Any replies much appreciated.

User
Posted 21 Feb 2018 at 20:01

That is a bit unfortunate isn’t it as it is reasonable to assume that they found something of concern but you are left in a wilderness of suspecting but not knowing.

When John had his biopsy, the letter inviting him for his scans arrived before the appointment to see the urologist so we knew it was cancer before we even walked in the room. The urologist was very apologetic but sometimes the appointment departments are too efficient (is that possible?)

Where have they referred you on to?

"Life can only be understood backwards; but it must be lived forwards." Soren Kierkegaard

User
Posted 21 Feb 2018 at 20:56

Thanks for the reply Lyn. Unfortunate is one way of putting it although I don't it would be my choice of word on this particular occasion.

I have been referred on to St Lukes hospital at Bradford.

User
Posted 21 Feb 2018 at 21:17

No, I was trying to be polite :-/

"Life can only be understood backwards; but it must be lived forwards." Soren Kierkegaard

User
Posted 22 Feb 2018 at 13:16

I think the one question I have is this.
Could there be other reasons as well as the presence of Pca why I could have been referred to another urologist. Unfortunately at this moment in time that is the only possibility that I can really think of.
It would be nice to have some reassurance at this moment in time.

User
Posted 22 Feb 2018 at 15:10

Hi Dave,

Other reasons could be an infection or enlarged prostate BHP [Benign prostatic hyperplasia, or BPH, involves enlargement of the prostate gland. The prostate enlargement in benign prostatic hyperplasia is not malignant (not cancer). ]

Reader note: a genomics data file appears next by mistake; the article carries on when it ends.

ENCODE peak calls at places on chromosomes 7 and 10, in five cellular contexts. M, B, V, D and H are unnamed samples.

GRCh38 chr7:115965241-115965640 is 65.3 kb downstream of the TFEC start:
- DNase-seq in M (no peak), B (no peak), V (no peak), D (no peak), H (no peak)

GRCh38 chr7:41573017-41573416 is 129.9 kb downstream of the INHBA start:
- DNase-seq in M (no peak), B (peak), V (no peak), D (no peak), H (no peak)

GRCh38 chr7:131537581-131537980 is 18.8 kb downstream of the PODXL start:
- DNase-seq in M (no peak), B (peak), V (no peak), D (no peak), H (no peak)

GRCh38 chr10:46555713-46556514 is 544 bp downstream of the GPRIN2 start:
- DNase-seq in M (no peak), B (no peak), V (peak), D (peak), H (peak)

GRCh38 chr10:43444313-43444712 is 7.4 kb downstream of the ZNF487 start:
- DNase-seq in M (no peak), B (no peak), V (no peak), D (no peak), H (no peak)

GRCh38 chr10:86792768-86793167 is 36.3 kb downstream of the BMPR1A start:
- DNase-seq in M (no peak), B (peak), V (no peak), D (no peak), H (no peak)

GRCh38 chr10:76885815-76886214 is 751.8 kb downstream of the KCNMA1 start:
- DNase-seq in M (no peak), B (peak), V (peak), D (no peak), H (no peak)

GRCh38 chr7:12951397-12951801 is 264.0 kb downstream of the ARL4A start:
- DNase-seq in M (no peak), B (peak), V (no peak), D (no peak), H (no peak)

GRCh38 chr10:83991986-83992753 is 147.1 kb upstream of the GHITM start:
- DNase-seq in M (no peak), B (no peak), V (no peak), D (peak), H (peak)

Your PSA level at 4 is quite low. If you were 60 yr old the PSA of 4 would be borderline treatment or not. If it is PCa it is likely to be low grade.

But as you say the DRE was firm. I understand a symptom of PCa is an irregular surface on DRE.

Waiting for the results is an anxious time, try to keep your mind off it, keep distracted, it's not going to change the results.

Easier said than done, I had a 50x50mm growth found on the Adrenal Gland a day ago by ultrasound. My PSA results were in last week but they haven't forwarded them to me, but my excellent GP took bloods 3 weeks earlier so hopefully it's unlikely to be related to PCa.

Hang in there, G   

 

User
Posted 23 Feb 2018 at 14:02

Because of the administrative errors as mentioned in my previous post I contacted the Support Nurse that I had been allocated to. Unfortunately I had to leave a message on her answerphone however this morning she has contacted me.

She apologised for the way that another appointment had been sent out to me before I had even had chance to discuss the results with my consultant. She understood my raised concern at this and because of this problem she asked if I wanted to be given the results now instead of on Tuesday. I said I did as I had to find them out at some point so in my opinion I'd prefer them sooner rather than later.

The results are that the MRI found no problems in my groin area however one of the biopsy cores in the LHS of the prostate showed microscopic signs of cancer. The RHS was benign. She described it as just 5% of one of the cores. The Gleeson score was 6, 3+3. She also described it as the "least aggressive".

Because of this a follow up appointment had been made at the other hospital however she agreed that I should not have been notified of this until after I had been told of the results.

The nurse suggested no treatment should be needed at this time and that I will be put under active surveillance and that another biopsy will probably be carried out in 12 months time.

I know it's never great news to find out that you have some cancer in your body but based on the results I am relieved that it was not more serious. I will probably address some lifestyle and dietary issues that should hopefully keep whatever is going on in my prostate in check.

I have to say I feel a lot more releived than I was.

User
Posted 23 Feb 2018 at 20:59
That sounds like good news. Enjoy your weekend.
THE CHILD HAS GROWN, THE DREAM HAS GONE
User
Posted 15 Mar 2018 at 16:29

An update on how things are going.